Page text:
A small town in southern Italy found itself with out a municipal government on Tuesday, when the Italian government literally sacked its entire city council due to its mafia connections. Said town, Reggio Calabria, is a lovely little place right on the toe of Italy that's known for its rare magnolias, stunning bronze sculptures and, apparently, endemic organized crime problem. We're not talking about a small town, by the way. Reggio Calabria is the provincial capital, roughly the size of Salt Lake City.
The trouble started last year when police arrested a city counselor under suspicion that he had ties with the wealthy 'Ndrangheta crime syndicate. According to the BBC, 'Ndrangheta has surpassed Sicily's Cosa Nostra as Italy's most powerful organized crime outfit, described by the head of Italy's police force as "perhaps the strongest, the most present (organised crime force) in the field of drugs."
Next came a crackdown of local 'Ndrangheta leaders -- that's one of them getting hauled away by the Carabinieri. (Sometime in the near future, can we talk about how stylish Italy's national police are? That's a flaming grenade on their hats, and it looks fantastic.) Because the 'Ndrangheta are such a serious force, the issue bubbled up to the cabinet who decided to take some preventative measures.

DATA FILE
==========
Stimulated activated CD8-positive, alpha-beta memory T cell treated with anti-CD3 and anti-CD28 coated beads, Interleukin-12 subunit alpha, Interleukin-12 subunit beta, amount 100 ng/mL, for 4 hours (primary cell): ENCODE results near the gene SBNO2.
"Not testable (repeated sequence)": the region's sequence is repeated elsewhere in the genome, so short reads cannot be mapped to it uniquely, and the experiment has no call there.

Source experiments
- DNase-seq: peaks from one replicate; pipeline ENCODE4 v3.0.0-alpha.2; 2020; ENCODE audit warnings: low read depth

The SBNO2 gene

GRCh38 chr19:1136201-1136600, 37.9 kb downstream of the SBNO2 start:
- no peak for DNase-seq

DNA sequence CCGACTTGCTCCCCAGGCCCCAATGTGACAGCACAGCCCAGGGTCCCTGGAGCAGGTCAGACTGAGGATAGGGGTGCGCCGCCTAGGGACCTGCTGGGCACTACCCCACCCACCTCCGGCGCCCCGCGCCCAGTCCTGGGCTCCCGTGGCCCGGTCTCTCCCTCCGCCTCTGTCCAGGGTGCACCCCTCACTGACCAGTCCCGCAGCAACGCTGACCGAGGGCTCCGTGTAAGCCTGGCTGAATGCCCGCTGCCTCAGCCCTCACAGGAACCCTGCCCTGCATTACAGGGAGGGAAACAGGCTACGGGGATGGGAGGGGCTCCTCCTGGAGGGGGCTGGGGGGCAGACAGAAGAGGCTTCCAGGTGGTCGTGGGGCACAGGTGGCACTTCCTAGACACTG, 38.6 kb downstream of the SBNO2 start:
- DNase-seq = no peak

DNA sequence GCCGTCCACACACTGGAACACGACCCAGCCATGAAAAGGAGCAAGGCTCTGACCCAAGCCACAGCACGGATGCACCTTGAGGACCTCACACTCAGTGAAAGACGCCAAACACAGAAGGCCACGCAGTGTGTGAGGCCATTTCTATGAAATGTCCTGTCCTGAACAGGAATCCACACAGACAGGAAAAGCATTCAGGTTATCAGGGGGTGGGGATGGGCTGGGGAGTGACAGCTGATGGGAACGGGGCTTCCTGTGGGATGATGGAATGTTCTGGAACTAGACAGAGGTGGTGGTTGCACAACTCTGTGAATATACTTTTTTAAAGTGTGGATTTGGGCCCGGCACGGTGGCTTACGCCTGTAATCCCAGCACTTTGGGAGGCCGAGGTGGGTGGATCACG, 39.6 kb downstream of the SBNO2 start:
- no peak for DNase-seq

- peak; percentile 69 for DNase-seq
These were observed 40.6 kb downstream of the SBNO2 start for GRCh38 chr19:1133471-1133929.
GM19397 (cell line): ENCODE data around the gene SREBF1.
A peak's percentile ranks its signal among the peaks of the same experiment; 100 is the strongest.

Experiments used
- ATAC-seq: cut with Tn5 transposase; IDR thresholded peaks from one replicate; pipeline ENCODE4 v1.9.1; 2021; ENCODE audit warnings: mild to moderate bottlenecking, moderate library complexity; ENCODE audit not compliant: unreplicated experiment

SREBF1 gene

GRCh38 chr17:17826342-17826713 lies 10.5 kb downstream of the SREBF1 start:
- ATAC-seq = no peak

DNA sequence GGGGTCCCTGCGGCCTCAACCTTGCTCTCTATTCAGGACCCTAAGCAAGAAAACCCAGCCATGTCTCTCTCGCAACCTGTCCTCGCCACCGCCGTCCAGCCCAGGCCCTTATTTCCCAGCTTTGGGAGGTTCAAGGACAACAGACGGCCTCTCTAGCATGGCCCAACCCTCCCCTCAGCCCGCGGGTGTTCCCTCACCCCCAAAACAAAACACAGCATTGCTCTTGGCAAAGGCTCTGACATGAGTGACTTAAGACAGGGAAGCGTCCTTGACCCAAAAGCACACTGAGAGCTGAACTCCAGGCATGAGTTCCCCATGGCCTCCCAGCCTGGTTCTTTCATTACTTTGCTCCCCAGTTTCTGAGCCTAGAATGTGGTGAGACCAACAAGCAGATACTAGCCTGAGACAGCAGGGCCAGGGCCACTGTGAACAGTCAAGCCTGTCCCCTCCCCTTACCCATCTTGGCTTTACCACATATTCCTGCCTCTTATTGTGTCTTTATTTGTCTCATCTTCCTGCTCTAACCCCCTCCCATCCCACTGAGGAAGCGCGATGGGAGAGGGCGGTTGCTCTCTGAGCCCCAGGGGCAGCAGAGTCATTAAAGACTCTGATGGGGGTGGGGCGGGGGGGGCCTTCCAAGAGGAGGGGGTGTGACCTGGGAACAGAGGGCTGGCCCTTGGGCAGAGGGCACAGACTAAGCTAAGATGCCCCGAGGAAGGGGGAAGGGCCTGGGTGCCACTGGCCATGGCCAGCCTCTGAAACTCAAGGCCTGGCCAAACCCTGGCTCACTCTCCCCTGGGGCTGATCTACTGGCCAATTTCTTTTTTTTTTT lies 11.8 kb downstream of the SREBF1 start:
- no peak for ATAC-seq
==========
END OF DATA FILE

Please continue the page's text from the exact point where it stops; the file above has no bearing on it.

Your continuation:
They didn't take any chances. Interior Minister Anna Maria Cancellieri explained the decision to dissolve the city council at a press conference. "This decision to dissolve the municipal council is not due to instability, but due to continguity with circles that could cause problems [with Mafia organisations]." Until an election can be organized, the city will be run by three commissioners who have an 18 month mandate to clean house as needed. In the meantime, don't be afraid to visit. It really is a pretty town!
This article is from the archive of our partner The Wire.
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